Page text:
Is there a solution to set up gear shifters at the end bar of the aerobars and on the handlebars simultaniously? It is just annoying when I am down in triathlon position and have to change the grip to go into another gear

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    If nothing else, electronic shifting groups allow to set up several controls to control the same mech. These controls may be placed in several places on the cockpit, e.g. both on aerobars and handlebars. Oct 29, 2019 at 19:19
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    Can you explore your method, and see if its possible to get into the higher gears asap, before going all TT/aero posture?
    – Criggie
    Oct 30, 2019 at 9:39

2 Answers 2


Almost all derailleurs are pulled by cables. To be able to operate one derailleur from either of two shifters, or one brake from two levers, you'll need some mechanism to split the cable.

As always, while Stack Exchange usually asks us not to recommend products, I can't answer this question without mentioning some particular products. These aren't recommendations. Please do further research on your own.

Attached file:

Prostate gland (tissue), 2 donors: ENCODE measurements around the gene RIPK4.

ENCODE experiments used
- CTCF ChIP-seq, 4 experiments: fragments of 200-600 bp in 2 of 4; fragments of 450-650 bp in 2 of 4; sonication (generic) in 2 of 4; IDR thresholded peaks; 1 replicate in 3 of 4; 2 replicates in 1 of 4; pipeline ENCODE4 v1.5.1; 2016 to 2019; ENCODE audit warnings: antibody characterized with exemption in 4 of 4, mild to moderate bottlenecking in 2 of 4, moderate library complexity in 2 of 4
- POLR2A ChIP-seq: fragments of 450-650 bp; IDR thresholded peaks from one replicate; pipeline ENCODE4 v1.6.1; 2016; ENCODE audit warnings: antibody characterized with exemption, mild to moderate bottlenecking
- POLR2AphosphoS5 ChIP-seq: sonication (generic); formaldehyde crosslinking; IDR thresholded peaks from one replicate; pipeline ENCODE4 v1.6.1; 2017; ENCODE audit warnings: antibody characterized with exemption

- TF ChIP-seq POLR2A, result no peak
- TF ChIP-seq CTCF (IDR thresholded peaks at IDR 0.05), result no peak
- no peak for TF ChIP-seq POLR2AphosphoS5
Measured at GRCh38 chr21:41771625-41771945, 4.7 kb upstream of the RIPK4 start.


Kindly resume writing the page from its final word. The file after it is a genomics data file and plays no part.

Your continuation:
Take caution that the item you need does not appear to be a common component, and there doesn't appear to be standard terminology. That said, this item by Jtek will do exactly what you ask. It appears to work with either derailleur or brake cables. They call it a cable splitter. I have never tried one, so you may need to buy at your own risk. You would need to purchase an STI shifter for your base bars (i.e. the bullhorn bars).

Just by looking at the pictures, I don't think the system will have a huge increase in cable drag, which is what I was worried about. The bigger worry may be that the system is depicted with older Shimano levers that route the derailleur cables externally. Since the late 2000s, Shimano have routed the cables under the bar tape, as SRAM and Campagnolo. With that orientation, you may need to mount the cable splitter further back so that you can route cables straight in from both the base bar shifter and the bar end shifter (i.e. the one on your aero bar end) into the splitter. You may need to experiment with the setup. I would suggest calling Jtek.

Note that the term cable splitter can refer to items that help you disconnect and reconnect cables on S&S or Ritchey travel bikes, where the bike frame itself breaks into two to pack. You don't want this sort of cable splitter unless you have one of these travel bikes. I have a feeling this usage is the more common one, so look at what you Google.

The term cable doubler can refer to systems which enable you to pull one lever to actuate both brakes simultaneously. Problem Solvers makes a brake cable doubler that will do this, or will enable you to actuate one brake from either of two brakes. I haven't investigated thoroughly, but some may use this term to refer to the component you need.